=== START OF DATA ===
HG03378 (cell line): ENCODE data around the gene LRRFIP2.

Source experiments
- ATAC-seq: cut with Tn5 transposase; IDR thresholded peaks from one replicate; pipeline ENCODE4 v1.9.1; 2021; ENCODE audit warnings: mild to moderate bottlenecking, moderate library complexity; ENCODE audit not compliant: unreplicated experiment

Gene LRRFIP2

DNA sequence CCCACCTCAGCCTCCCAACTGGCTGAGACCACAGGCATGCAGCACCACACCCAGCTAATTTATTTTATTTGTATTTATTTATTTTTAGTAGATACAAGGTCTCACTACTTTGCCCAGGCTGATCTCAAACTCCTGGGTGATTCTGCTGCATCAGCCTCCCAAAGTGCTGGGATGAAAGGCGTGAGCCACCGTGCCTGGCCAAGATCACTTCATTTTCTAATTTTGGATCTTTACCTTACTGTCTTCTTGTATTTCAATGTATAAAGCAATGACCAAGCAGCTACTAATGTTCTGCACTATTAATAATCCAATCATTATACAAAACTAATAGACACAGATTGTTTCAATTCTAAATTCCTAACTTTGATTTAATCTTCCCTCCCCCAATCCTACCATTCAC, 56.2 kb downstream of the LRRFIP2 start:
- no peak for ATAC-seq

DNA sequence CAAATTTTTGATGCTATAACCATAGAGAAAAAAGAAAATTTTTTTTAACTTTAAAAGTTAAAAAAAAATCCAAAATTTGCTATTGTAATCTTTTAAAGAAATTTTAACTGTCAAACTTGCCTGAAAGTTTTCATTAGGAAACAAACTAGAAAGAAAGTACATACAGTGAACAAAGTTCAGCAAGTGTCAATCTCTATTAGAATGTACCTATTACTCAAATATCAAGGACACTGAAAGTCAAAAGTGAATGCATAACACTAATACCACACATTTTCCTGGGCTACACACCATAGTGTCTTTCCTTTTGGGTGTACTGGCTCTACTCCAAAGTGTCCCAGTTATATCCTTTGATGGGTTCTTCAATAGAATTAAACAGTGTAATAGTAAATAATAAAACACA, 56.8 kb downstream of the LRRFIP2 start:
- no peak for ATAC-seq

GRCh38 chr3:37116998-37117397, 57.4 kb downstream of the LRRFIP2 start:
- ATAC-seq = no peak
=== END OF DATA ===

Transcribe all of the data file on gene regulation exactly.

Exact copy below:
HG03378 (cell line): ENCODE data around the gene LRRFIP2.

Source experiments
- ATAC-seq: cut with Tn5 transposase; IDR thresholded peaks from one replicate; pipeline ENCODE4 v1.9.1; 2021; ENCODE audit warnings: mild to moderate bottlenecking, moderate library complexity; ENCODE audit not compliant: unreplicated experiment

Gene LRRFIP2

DNA sequence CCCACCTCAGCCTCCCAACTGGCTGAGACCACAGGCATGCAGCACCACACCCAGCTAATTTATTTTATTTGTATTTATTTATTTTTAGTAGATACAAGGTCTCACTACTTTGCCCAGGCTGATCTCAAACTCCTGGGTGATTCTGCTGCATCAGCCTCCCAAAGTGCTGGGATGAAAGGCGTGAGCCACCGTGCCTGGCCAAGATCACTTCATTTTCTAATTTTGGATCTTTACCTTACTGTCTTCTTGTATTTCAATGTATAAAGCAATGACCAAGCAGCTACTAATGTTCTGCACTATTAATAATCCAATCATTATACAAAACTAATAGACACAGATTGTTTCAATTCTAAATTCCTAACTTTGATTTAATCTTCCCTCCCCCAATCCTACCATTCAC, 56.2 kb downstream of the LRRFIP2 start:
- no peak for ATAC-seq

DNA sequence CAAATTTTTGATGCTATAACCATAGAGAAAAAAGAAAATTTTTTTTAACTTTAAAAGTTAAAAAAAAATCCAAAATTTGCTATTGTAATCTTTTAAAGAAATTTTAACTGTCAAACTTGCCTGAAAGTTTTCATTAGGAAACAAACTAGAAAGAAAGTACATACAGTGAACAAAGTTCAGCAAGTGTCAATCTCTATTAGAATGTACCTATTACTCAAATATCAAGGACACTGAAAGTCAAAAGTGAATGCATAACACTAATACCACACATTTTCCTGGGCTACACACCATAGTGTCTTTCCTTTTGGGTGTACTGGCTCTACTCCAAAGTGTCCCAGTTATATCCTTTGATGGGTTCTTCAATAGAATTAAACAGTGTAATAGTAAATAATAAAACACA, 56.8 kb downstream of the LRRFIP2 start:
- no peak for ATAC-seq

GRCh38 chr3:37116998-37117397, 57.4 kb downstream of the LRRFIP2 start:
- ATAC-seq = no peak